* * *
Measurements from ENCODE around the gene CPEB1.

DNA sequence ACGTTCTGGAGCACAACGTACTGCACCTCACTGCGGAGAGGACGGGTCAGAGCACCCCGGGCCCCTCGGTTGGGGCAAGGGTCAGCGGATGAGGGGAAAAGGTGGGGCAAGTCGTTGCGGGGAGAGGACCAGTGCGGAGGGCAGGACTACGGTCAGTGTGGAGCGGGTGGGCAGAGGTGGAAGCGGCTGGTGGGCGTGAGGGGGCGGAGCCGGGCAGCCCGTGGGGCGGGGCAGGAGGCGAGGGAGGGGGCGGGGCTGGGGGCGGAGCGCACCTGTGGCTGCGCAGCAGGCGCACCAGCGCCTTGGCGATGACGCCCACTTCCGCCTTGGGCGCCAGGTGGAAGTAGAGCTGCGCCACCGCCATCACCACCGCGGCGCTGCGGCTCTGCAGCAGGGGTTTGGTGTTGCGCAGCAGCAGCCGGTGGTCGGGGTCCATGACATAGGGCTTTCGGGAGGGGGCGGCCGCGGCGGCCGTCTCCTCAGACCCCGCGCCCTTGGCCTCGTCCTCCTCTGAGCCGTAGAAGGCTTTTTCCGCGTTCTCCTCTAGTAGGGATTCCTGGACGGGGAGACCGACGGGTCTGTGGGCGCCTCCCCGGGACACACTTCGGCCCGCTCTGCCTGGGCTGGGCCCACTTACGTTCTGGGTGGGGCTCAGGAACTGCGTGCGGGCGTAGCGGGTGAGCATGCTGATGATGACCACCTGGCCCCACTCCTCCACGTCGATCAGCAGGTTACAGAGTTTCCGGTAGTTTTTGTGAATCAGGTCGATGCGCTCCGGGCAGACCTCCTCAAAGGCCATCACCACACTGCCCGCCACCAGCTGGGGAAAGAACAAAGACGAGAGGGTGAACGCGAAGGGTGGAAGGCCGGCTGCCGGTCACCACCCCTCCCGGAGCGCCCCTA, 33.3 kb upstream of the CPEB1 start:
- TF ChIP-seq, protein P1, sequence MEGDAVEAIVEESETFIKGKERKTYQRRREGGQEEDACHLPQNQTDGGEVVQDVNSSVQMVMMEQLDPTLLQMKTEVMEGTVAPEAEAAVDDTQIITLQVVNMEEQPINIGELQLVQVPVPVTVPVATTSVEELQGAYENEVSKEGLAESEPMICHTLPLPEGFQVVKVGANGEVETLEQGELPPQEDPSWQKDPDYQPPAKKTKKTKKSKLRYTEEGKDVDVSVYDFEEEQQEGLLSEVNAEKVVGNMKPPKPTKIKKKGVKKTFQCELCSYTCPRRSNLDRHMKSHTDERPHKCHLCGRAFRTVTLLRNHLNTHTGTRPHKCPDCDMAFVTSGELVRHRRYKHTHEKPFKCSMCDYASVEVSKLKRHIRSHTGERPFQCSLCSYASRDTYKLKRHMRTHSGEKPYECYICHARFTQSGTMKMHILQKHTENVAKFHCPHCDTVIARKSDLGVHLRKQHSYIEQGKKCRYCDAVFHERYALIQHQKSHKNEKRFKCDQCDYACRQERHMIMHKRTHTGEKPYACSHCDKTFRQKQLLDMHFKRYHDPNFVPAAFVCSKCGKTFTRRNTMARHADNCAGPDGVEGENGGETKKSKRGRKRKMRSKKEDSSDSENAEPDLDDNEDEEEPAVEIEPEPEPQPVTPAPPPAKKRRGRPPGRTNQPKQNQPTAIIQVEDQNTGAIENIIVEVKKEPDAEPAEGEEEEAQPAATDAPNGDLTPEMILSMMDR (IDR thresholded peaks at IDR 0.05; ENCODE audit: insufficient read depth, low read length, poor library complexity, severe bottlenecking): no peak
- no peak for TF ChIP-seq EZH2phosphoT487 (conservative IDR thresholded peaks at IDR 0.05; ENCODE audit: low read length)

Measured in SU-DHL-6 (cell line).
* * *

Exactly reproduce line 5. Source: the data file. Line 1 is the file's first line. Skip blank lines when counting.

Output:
Measured in SU-DHL-6 (cell line).